I heard that they have forced mediation on your first court appearance?
What you probably heard was that during your first appearance in court many of the cases are referred to what used to be called family services, now it is called the probation department- no relation to criminal probation so don't worry. It is on the 3rd floor in Canton if that is the court you will use and it is an office which vets cases before they get to the judge and tries to resolve as many matters as possible for judicial economy. In some counties if you have two lawyers you can avoid probation and in some cases you may want the advice of a probation officer, many are outstanding and very helpful. In my expereince the ones in Norfolk County are great. Don't worry, its a good thing. Take care
At most substantive court appearance on a divorce case in any Massachusetts Probate & Family Court (including Norfolk County) you will likely first be sent to the Probation office (also called Family Service) before your case is heard by a Judge. This is often called mediation, though technically it is not true mediation because it is not confidential. The family service officers who facilitate the "mediations" report back to the Judge what is said.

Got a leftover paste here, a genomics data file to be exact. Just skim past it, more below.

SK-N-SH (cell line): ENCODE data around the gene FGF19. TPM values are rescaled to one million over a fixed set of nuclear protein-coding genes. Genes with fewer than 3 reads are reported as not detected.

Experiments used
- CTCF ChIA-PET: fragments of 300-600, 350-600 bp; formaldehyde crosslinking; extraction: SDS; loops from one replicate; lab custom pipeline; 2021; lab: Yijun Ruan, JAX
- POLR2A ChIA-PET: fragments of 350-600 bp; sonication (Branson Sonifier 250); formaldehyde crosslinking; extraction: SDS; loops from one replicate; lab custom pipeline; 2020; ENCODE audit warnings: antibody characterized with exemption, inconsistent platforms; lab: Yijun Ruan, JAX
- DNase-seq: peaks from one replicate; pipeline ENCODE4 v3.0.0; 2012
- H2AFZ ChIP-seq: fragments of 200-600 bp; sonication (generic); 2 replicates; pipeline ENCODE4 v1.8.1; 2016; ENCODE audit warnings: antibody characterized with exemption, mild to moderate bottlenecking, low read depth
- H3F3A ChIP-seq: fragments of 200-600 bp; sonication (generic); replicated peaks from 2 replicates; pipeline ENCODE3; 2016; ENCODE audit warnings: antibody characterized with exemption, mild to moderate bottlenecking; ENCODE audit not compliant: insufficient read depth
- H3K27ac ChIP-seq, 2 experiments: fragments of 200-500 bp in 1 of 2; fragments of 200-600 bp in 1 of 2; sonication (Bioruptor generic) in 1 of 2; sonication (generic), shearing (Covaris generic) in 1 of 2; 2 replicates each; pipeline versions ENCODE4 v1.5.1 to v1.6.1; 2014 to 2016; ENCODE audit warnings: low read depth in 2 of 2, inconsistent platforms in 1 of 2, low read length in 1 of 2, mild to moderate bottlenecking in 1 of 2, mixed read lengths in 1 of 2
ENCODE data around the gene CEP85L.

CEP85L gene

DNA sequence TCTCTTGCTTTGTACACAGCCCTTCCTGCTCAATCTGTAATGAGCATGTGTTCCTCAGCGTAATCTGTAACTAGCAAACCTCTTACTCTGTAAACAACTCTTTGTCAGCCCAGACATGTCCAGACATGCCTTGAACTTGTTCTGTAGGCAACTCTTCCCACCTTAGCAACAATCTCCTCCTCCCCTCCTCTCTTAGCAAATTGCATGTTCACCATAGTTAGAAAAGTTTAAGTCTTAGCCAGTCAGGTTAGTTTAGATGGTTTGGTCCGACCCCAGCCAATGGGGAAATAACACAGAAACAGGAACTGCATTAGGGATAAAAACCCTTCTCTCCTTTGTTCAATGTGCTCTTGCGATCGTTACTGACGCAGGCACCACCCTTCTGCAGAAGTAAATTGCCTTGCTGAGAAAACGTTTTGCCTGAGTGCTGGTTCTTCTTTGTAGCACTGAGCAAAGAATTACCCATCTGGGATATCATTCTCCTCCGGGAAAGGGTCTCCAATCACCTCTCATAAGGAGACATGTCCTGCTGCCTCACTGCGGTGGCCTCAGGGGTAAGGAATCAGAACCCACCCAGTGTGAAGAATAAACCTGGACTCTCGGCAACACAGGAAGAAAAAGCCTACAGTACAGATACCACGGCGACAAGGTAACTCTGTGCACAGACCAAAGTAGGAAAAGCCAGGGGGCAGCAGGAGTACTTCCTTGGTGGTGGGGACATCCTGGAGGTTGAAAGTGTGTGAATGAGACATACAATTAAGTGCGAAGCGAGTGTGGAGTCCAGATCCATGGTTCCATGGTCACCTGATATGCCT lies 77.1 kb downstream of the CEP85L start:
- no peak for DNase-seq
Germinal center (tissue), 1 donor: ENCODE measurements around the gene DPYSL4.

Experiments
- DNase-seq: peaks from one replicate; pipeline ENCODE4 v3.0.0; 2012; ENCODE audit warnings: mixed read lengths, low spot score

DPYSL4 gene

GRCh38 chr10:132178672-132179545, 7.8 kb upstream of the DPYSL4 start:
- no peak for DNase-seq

In most cases you are required to meet with Family Service before you can see a Judge, unless there has been domestic violence.
In addition to the Probation Department at Court, there is another service available to the litigants called conciliation. A conciliator is an experienced family law practitioner who volunteers their time, meets with both parties and counsel, gives their opinion based upon their experience and knowledge the the case's particular Judge, and tries to help everyone resolve the matter. This service is voluntary however, and all parties must agree to participate. If one party is not agreeable, you cannot get the referal from the Court (which is required).
While there are many forms of alternative dispute resolution, all parties have to be in agreement to participate. It is fundamental that a litigant "have his/her day in court."